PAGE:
By David Villano
By Jose D. Duran
By Michael E. Miller
By Allie Conti
By Kyle Swenson
By Luther Campbell
By Frank Owen
By Allie Conti
Indeed for anyone who caught a firsthand earful of the chants of "slave" and "faggot" that exile protesters greeted Los Van Van concertgoers with, it's transparently obvious the most virulent critiques of cultural exchange with Cuba have as much to do with race and sexual identity as they do with feelings for Fidel. It's a theme that's sure to become even more prominent in the days approaching Fornes and Carbonell's gig. "Fornes was very protective of gays in Cuba, and gay people haven't forgotten that. They're going to play a big part in this concert," Casals says. He adds warmly: "I have friends who are making special dresses so they can go to the show looking just like Fornes."
Here's a cautionary tip to any of el exilio's would-be Falangists planning their protests: Be very careful who you start tossing eggs at outside the show. Hell hath no fury like a drag queen scorned.
Buena Vista Disappearing Act: Few groups better personify the rise of Cuban chic than the Buena Vista Social Club, whose leading lights are currently working their way through a sold-out tour that takes in virtually every city in America. Every city but Miami, that is. After the Los Van Van public brouhaha, a February 2000 date at the Jackie Gleason Theater featuring Buena Vista singer Ibrahim Ferrer and pianist Ruben Gonzalez was pulled by that band's ringleader, Juan de Marcos -- at the elderly musicians' insistence. Explains Debbie Ohanian, who had originally booked the show: "Even if nothing happened, the older band members just don't want to be playing in a police state with security everywhere. It makes them uncomfortable, especially if there's a mob of protesters outside. They don't want to put themselves through that." As a consolation though, de Marcos has promised to bring the Afro-Cuban All Stars (the other Ry Cooder assemblage, and Buena Vista sister act) to the Beach next April. The unspoken thinking seems to be that should all hell break loose at a Miami performance, the much younger All Stars can do something the Buena Vista octogenarians can't: run away.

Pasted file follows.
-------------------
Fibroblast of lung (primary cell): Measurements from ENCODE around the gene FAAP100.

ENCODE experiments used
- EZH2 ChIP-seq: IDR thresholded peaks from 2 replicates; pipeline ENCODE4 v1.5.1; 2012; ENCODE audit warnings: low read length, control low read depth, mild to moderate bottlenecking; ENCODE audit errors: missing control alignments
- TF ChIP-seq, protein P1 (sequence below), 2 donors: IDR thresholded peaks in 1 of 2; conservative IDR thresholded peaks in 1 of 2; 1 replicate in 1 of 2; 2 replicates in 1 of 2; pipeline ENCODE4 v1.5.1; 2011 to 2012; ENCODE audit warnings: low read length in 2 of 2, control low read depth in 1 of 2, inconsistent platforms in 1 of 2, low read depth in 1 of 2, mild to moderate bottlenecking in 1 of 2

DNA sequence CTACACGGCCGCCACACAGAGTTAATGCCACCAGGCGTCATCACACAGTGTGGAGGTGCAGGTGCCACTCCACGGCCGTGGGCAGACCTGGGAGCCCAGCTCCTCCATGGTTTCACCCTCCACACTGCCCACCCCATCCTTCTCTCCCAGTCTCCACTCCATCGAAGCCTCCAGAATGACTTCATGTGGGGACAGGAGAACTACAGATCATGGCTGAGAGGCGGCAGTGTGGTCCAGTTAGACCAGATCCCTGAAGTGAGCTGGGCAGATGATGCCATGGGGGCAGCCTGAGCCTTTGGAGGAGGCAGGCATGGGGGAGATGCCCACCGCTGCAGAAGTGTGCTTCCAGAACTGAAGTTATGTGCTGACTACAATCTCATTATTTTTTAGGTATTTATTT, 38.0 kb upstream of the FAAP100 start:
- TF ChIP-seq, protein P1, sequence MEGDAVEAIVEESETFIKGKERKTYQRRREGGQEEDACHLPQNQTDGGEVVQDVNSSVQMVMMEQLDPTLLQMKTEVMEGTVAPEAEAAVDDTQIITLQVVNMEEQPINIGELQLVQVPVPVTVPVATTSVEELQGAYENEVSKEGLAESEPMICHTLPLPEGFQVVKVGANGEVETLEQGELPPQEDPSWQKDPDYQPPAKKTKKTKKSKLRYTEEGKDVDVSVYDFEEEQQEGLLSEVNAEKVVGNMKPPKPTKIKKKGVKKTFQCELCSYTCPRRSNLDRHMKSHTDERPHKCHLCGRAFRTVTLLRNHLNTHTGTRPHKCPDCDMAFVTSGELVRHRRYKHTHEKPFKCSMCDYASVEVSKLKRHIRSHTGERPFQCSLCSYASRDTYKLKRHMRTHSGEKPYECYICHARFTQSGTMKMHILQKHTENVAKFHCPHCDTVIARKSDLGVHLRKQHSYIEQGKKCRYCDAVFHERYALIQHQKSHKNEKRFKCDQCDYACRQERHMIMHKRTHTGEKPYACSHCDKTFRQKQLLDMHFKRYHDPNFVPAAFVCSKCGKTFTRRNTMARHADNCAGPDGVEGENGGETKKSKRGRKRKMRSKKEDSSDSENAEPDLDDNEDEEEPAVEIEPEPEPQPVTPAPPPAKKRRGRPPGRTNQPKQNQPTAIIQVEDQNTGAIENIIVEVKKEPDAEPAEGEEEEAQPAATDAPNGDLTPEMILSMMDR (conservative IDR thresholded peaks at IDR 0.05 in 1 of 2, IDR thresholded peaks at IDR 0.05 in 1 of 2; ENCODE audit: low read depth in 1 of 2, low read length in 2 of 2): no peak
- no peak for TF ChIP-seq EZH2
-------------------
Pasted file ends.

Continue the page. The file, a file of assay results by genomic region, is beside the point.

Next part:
This post-Van Van "two steps forward, one step back" mood means city officials shouldn't hold their breath on the Latin Grammys being held here anytime soon. Grammy officials (who are insisting on the inclusion of Cuban artists in both the awards process and ceremony) are unlikely to go for the compromise offer of "We'll let you sleep in Miami, but you have to schlep up to Fort Lauderdale for the show."
MIDEM also seems to be a victim of this attitude, with the music-industry conference currently in limbo for the year 2000. A self-censoring booking policy on Cuban acts may have appeased the exile community, but not the conference's international attendees, who seem confused about MIDEM's resulting lack of focus. (It's a Latin-music conference! Without any Cubans -- one of the hottest trends in Latin music.) Ironically protests about Cuban participation in MIDEM may end in an economic windfall for ... Cuba. As Alberto Segua, president of the Madrid-based Manzana Discos label, complained to Billboardmagazine: "If [MIDEM] does not get a move on to sort this out, then the focus for Latino music is likely to move to Cuba, with its annual Cubadisco trade fair."
If you screen it, they will come. Several weeks ago Kulchur wished aloud for the Gables's Bill Cosford Cinema to open up the floodgates to the "new" French New Wave, and the onslaught of wonderful films taking on the aesthetic challenge originally laid down by auteurs such as Godard, Truffaut, and Eustache. Prayers are thankfully answered over the next month, when the Cosford screens a host of truly stellar French pictures. This weekend sees the return of Benoît Jacquot's A Single Girl, easily one of the decade's best, with Virginie Ledoyen's breathtaking turn as a young woman crashing through her first day as an adult on the job in a high-rise Paris hotel. In terms of voyeuristic attention holding, A Single Girleasily trumps The Real World,and its trance-inducing camerawork builds to a sublime payoff. Ledoyen returns the weekend of November 26 in 1997's Jeanne and the Perfect Guy, a dreamily surreal musical that more than one critic has likened to a cross between The Umbrellas of Cherbourgand Rent. Neither of those productions, however, had anything like Jeanne's sly and pointedly cutting attitude toward sexual candor. Also slated is Claude Chabrol's 1960 classic (from the first Wave) Les Bonnes Femmes, with its bittersweet portrait of four young women yearning for transcendence from their bourgeois plodding, as well as this year's cult classic in the making, Those Who Love Me Can Take the Train. For more information call 305-284-4861 or hop over to the Cosford's Website at www.miami.edu/cosford.html.